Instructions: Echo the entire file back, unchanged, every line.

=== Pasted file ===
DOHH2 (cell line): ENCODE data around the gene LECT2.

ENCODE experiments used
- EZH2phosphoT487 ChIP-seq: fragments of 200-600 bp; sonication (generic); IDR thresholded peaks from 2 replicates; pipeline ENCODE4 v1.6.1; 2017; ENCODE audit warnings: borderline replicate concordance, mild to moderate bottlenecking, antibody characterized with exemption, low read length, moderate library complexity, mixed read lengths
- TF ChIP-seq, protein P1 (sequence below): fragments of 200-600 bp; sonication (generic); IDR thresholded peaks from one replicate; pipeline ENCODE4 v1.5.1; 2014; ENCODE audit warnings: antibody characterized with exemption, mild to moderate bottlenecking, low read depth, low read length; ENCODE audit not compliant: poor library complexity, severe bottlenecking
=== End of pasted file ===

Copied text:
DOHH2 (cell line): ENCODE data around the gene LECT2.

ENCODE experiments used
- EZH2phosphoT487 ChIP-seq: fragments of 200-600 bp; sonication (generic); IDR thresholded peaks from 2 replicates; pipeline ENCODE4 v1.6.1; 2017; ENCODE audit warnings: borderline replicate concordance, mild to moderate bottlenecking, antibody characterized with exemption, low read length, moderate library complexity, mixed read lengths
- TF ChIP-seq, protein P1 (sequence below): fragments of 200-600 bp; sonication (generic); IDR thresholded peaks from one replicate; pipeline ENCODE4 v1.5.1; 2014; ENCODE audit warnings: antibody characterized with exemption, mild to moderate bottlenecking, low read depth, low read length; ENCODE audit not compliant: poor library complexity, severe bottlenecking